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Micro Mold Co., Inc. and Plastikos Inc.—sister companies that are based in Erie, PA—have committed to investing 1$ million in capital expenditures this year, which will further increase moldmaking capacity and cleanroom molding and further solidify its niche as a medical moldmaker/molder.
The Micro Mold facility is investing in new equipment in automation and robotics, which Micro Mold General Manager Ryan Katen points out will enable the company to provide more 3D EDM work, lights-out operations and overall efficiency, quality and capability expansions. “We already have a very large investment in technology,” Katen says. “We’re considering the current infusion of capital as ‘doubling down’ on our mold shop. At a time when many others are exiting the domestic toolmaking business because of its low margins and ever-growing requirements for capital investments, we see it as a critical component to the ultimate success of our customers’ end product in the market. These investments in automation allow us to provide high quality, while remaining price competitive, so that an overseas option is less and less attractive to our customers.”
Micro Mold currently has one automation cell and is now working to build the second. “We added another machining center—a high-speed Mori Seiki CNC—and are tying that into a System 3R robot to alleviate the bottleneck in the EDM department and thus further reduce our leadtimes,” Katen explains. “We are quoting a lot of multiple tool packages and much of that work requires these types of machines."
The company recently added a cleanroom to focus on its medical customer base at its Plastikos facility, and the resulting medical business is approaching an all-time high, notes Micro Mold’s. “Our existing medical customers have grown and we are in the works of building up some other medical accounts while looking to acquire some new ones,” Katen emphasizes. “We are running out of capacity so hence the expansion. We want to provide even better service—and quality—for existing and potential customers.”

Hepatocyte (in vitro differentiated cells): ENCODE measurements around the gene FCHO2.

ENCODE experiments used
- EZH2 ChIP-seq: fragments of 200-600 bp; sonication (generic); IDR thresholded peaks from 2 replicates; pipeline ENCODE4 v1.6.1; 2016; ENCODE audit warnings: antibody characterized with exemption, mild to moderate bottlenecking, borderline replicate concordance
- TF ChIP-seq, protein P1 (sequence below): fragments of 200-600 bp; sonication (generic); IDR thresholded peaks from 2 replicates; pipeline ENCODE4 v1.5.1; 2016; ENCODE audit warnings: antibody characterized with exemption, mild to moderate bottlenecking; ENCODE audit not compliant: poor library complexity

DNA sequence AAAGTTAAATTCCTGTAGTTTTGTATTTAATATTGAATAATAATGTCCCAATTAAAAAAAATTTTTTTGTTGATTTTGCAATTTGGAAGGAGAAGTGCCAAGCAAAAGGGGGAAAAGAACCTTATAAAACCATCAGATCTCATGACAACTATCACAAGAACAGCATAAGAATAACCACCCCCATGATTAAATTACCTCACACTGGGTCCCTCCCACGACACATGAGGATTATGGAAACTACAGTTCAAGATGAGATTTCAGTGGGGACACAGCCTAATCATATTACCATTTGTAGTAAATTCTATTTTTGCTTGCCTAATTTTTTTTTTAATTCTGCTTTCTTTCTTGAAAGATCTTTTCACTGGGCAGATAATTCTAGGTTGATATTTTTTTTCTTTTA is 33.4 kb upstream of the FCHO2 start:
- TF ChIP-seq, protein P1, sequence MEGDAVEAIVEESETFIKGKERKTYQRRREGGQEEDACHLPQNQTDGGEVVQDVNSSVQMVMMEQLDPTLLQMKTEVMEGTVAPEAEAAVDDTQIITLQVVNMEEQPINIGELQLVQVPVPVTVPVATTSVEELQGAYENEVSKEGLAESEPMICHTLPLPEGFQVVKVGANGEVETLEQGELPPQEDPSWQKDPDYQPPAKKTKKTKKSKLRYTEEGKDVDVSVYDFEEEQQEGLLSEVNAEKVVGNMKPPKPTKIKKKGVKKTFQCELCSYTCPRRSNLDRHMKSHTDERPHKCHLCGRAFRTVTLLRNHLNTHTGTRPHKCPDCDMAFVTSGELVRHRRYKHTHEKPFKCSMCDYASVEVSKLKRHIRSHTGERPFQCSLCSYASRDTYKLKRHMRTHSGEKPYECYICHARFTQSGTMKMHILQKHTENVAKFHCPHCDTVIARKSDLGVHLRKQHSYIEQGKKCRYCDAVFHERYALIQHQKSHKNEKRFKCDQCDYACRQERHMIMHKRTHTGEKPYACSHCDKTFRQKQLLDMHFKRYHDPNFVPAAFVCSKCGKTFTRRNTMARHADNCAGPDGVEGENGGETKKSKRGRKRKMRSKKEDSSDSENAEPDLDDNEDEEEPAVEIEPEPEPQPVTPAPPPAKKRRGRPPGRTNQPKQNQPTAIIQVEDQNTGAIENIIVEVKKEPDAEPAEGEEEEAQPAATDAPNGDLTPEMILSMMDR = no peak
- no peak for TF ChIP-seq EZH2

The addition of an 88-ton Arburg cleanroom molding press, effectively increases the company’s molding capacity by 50 percent, Katen notes, and brings the total number of presses to three. “This allows us to meet the rising demand in this market while giving us the ability to offer Class 10,000 (ISO 7) cleanroom molding—a rare capability amongst contract molders,” he notes.
Katen adds this is a short-term expansion. “We are looking at some other options for a longer term expansion to further increase our capacities, but for right now this third press gets us to the next stepping stone—growing organically and not trying to do too much, but keeping up with the demand we are seeing.”
Katen is confident that these investments will pay off in the long-term and result in the company’s continued success. “We are just making sure that we are current with equipment and technology that we need to continue to support the medical industry and its demanding leadtimes.”
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